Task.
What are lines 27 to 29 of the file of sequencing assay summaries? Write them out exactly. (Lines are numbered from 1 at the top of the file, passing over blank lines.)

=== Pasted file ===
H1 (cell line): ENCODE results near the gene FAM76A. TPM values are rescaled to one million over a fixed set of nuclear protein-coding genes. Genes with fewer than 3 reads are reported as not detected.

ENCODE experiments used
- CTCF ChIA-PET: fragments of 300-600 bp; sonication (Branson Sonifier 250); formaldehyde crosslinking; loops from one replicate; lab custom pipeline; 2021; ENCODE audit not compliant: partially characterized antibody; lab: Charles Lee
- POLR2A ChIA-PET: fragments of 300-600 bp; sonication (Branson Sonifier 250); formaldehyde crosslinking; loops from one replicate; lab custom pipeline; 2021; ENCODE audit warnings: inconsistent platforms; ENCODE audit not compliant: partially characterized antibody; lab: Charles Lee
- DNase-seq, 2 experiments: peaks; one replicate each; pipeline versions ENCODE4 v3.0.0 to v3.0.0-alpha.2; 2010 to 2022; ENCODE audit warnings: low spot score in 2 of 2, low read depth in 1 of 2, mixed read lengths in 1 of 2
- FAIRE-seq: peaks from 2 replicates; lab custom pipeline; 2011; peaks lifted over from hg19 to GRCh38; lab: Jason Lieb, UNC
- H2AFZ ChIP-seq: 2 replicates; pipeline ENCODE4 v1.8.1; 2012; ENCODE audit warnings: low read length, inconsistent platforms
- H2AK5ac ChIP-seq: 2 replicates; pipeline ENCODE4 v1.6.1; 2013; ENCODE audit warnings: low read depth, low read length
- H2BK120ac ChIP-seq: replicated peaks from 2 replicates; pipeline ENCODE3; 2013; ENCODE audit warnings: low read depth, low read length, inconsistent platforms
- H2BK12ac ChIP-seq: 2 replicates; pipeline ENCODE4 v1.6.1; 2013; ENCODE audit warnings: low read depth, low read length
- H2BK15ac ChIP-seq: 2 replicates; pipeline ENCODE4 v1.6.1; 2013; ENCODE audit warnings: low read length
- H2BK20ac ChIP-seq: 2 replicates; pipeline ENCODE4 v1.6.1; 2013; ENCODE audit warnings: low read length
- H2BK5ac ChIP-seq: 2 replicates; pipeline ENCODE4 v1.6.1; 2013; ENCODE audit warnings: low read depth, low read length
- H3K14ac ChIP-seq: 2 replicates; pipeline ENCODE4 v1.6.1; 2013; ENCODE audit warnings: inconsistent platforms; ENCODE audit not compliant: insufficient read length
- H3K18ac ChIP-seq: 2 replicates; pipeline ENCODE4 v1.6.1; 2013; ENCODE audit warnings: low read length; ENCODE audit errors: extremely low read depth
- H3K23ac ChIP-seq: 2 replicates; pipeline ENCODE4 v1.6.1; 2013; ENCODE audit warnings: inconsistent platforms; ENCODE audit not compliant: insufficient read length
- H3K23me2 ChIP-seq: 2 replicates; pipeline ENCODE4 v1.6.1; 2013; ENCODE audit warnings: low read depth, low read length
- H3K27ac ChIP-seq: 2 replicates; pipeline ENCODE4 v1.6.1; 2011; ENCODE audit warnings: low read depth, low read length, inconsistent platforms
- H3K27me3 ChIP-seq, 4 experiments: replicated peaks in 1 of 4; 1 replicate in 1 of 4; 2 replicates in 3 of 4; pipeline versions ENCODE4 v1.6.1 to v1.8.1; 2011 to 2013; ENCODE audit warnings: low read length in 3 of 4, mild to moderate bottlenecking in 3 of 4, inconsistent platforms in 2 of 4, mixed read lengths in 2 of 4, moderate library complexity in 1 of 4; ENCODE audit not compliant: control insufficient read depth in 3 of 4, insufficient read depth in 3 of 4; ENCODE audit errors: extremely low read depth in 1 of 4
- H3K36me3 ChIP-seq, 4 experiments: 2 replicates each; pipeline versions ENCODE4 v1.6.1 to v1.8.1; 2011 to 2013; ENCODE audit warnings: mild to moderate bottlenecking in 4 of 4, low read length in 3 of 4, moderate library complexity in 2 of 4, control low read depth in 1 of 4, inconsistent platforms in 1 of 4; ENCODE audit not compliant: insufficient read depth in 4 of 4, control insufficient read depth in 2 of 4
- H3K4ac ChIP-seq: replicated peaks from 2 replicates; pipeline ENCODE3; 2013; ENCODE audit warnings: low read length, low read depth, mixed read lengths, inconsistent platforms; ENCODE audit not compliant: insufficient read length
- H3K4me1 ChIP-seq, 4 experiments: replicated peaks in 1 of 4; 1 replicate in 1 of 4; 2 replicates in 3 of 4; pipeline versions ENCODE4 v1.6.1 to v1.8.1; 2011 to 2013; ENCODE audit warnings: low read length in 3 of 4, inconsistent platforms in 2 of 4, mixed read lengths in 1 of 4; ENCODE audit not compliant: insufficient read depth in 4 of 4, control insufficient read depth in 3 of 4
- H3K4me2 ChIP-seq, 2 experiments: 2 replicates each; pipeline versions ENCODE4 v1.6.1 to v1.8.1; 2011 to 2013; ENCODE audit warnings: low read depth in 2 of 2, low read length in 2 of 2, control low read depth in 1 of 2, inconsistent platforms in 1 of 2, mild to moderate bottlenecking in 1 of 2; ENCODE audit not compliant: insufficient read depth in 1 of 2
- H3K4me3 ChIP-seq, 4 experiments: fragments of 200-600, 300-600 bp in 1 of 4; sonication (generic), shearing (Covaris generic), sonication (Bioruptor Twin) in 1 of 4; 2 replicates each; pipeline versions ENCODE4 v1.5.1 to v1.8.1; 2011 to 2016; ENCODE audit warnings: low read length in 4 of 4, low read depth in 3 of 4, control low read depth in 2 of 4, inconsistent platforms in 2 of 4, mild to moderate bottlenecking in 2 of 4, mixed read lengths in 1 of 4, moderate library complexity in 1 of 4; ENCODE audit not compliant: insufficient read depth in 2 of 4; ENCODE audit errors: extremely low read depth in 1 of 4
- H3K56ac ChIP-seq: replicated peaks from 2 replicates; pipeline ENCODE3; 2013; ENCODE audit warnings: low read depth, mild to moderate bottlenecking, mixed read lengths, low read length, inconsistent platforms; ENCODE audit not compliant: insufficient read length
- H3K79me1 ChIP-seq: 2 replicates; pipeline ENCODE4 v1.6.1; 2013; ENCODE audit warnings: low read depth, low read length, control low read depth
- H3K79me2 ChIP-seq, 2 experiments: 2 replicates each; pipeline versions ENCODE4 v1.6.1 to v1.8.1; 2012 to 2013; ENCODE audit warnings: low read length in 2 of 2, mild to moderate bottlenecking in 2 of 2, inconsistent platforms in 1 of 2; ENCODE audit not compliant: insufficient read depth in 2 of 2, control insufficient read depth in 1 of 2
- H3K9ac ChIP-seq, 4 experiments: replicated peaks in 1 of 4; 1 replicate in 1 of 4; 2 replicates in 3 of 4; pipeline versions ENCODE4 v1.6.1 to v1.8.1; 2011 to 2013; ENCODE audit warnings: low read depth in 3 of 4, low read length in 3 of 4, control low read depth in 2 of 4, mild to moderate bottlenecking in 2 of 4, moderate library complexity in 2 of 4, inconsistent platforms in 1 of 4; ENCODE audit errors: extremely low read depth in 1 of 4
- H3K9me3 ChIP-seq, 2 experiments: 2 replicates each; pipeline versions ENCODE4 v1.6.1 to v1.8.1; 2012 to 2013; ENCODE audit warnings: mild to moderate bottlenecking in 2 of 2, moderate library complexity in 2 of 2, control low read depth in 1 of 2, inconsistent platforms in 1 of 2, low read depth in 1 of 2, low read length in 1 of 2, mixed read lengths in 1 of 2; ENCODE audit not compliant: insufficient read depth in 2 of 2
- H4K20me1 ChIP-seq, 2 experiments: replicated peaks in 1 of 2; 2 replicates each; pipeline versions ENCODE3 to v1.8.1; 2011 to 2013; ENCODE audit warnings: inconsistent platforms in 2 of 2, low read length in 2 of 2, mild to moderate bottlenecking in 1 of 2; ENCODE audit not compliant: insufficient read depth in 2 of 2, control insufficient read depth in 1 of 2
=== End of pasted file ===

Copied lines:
- H3K79me2 ChIP-seq, 2 experiments: 2 replicates each; pipeline versions ENCODE4 v1.6.1 to v1.8.1; 2012 to 2013; ENCODE audit warnings: low read length in 2 of 2, mild to moderate bottlenecking in 2 of 2, inconsistent platforms in 1 of 2; ENCODE audit not compliant: insufficient read depth in 2 of 2, control insufficient read depth in 1 of 2
- H3K9ac ChIP-seq, 4 experiments: replicated peaks in 1 of 4; 1 replicate in 1 of 4; 2 replicates in 3 of 4; pipeline versions ENCODE4 v1.6.1 to v1.8.1; 2011 to 2013; ENCODE audit warnings: low read depth in 3 of 4, low read length in 3 of 4, control low read depth in 2 of 4, mild to moderate bottlenecking in 2 of 4, moderate library complexity in 2 of 4, inconsistent platforms in 1 of 4; ENCODE audit errors: extremely low read depth in 1 of 4
- H3K9me3 ChIP-seq, 2 experiments: 2 replicates each; pipeline versions ENCODE4 v1.6.1 to v1.8.1; 2012 to 2013; ENCODE audit warnings: mild to moderate bottlenecking in 2 of 2, moderate library complexity in 2 of 2, control low read depth in 1 of 2, inconsistent platforms in 1 of 2, low read depth in 1 of 2, low read length in 1 of 2, mixed read lengths in 1 of 2; ENCODE audit not compliant: insufficient read depth in 2 of 2